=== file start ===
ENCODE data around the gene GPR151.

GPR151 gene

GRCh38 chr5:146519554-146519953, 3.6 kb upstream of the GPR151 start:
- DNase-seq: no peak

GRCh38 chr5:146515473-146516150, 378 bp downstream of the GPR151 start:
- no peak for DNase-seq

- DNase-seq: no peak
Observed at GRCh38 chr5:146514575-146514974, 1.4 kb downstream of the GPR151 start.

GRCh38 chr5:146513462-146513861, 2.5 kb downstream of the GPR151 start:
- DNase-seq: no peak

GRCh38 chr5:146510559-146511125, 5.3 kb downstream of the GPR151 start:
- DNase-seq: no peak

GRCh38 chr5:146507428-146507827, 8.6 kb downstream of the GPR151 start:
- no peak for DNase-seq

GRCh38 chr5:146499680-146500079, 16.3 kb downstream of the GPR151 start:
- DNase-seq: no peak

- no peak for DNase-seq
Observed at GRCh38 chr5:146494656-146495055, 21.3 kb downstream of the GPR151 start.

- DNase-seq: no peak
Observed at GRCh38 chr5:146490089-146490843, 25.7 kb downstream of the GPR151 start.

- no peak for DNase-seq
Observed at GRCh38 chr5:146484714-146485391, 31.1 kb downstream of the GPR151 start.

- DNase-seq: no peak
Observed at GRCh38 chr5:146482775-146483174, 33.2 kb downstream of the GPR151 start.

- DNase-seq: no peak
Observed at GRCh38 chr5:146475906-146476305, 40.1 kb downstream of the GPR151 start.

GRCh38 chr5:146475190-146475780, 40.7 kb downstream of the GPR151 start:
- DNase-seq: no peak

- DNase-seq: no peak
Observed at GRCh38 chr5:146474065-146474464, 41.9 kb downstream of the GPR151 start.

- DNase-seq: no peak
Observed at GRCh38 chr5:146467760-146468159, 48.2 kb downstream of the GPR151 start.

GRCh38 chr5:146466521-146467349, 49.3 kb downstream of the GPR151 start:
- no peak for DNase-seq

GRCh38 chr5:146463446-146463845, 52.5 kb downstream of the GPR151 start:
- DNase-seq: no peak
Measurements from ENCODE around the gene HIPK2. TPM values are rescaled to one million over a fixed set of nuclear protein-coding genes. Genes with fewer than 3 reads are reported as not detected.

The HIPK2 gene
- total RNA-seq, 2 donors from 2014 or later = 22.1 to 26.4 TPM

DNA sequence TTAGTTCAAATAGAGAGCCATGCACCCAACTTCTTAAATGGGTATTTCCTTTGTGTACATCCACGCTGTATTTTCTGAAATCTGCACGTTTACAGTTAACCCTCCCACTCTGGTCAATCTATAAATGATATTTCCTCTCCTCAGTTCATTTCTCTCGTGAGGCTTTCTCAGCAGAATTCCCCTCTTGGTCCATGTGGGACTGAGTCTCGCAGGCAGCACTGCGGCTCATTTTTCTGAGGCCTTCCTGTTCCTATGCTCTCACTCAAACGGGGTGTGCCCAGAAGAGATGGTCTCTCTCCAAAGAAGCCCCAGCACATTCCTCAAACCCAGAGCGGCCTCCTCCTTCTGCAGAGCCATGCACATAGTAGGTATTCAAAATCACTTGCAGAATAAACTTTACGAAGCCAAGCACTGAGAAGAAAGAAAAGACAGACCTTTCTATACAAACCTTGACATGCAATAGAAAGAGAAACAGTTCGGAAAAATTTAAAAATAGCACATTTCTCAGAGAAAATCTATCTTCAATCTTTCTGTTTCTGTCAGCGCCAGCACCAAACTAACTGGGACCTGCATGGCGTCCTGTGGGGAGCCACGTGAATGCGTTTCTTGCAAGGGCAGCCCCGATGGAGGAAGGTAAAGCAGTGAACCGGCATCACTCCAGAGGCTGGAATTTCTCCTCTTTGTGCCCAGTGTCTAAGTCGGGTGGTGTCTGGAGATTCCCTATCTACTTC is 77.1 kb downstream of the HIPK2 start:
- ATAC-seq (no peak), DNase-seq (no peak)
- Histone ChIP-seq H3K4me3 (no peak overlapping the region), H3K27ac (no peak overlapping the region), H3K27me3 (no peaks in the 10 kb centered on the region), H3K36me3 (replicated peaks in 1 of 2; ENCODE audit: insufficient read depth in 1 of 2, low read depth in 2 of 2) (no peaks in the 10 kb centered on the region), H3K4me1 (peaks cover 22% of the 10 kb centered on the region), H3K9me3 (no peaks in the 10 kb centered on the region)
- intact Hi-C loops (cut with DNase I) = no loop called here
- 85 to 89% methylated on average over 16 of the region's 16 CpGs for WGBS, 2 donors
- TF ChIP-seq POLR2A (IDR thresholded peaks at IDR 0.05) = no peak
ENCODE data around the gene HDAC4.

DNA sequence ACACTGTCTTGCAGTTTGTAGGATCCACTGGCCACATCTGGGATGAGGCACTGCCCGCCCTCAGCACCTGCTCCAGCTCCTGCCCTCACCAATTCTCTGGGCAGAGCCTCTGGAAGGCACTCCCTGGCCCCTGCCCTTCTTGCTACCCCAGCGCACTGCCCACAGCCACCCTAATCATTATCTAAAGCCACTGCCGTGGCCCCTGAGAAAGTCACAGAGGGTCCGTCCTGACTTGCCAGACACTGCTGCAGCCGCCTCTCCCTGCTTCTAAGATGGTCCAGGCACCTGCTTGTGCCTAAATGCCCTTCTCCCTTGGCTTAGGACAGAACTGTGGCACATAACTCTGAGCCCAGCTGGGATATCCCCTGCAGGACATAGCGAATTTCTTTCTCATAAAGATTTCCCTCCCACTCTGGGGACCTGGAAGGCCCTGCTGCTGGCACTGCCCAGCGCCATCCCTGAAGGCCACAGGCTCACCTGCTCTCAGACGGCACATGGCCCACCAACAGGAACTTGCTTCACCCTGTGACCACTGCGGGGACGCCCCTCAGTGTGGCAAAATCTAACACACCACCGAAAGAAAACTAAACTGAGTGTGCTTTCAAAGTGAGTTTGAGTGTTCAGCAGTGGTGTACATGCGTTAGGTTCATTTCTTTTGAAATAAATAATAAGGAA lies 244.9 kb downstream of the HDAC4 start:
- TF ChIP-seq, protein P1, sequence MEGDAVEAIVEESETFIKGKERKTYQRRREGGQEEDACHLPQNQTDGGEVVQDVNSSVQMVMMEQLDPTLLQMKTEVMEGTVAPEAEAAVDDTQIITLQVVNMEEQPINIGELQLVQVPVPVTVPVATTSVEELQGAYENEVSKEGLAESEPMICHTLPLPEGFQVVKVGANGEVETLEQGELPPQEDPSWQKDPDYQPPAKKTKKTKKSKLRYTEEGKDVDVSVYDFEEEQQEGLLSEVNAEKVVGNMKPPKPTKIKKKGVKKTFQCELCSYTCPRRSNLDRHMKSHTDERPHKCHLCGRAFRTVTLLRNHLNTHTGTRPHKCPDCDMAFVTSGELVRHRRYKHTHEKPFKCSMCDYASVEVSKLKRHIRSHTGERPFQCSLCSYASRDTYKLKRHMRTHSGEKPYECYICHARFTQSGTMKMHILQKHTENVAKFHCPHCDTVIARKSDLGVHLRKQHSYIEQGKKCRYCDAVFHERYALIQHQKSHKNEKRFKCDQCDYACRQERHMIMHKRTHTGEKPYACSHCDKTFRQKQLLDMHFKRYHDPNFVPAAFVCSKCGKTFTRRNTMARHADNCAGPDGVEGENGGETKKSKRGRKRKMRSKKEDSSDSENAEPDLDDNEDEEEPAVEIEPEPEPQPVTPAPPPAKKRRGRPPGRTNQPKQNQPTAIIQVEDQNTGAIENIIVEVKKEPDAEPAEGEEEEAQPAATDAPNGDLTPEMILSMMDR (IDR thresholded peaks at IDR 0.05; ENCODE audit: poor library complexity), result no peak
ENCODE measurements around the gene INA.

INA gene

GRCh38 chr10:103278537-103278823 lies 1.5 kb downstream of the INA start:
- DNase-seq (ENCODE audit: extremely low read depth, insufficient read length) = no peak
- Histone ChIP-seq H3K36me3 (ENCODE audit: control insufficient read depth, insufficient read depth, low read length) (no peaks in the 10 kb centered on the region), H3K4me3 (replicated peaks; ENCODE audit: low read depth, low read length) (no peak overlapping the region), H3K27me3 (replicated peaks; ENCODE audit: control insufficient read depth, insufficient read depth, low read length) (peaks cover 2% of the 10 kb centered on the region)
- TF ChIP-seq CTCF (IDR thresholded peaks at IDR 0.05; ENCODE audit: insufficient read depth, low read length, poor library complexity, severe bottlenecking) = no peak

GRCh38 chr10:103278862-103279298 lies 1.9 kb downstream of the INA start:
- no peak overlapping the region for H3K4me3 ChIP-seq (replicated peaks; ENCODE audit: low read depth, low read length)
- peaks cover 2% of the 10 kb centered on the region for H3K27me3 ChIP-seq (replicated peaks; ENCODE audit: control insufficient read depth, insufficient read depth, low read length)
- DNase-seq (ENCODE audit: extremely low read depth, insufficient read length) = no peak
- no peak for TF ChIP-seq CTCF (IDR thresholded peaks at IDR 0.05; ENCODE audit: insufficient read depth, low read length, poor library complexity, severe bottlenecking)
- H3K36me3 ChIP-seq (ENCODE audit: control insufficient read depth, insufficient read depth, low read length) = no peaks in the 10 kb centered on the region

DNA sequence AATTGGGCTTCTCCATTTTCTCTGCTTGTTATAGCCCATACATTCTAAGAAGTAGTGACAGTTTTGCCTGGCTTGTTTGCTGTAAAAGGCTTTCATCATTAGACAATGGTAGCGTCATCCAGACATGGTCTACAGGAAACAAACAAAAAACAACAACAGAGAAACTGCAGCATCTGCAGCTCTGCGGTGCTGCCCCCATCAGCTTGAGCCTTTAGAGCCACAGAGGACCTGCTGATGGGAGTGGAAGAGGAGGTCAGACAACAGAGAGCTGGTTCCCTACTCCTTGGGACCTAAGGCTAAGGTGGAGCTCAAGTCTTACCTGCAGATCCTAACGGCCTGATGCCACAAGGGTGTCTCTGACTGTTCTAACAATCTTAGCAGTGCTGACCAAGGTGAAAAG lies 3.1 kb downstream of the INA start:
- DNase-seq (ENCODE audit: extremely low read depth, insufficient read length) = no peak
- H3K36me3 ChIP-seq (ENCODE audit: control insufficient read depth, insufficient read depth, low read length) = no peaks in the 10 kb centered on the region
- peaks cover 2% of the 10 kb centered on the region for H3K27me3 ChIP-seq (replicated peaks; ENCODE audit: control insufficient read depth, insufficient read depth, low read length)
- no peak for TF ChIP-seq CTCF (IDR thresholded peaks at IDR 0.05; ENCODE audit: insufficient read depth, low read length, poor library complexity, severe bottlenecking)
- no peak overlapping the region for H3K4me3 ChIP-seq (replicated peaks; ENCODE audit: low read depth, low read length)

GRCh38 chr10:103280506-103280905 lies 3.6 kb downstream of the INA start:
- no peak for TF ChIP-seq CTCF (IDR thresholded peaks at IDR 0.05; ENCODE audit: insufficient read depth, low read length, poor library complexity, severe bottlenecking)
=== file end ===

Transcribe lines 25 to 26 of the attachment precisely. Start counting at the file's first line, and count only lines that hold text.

- DNase-seq: no peak
Observed at GRCh38 chr5:146475906-146476305, 40.1 kb downstream of the GPR151 start.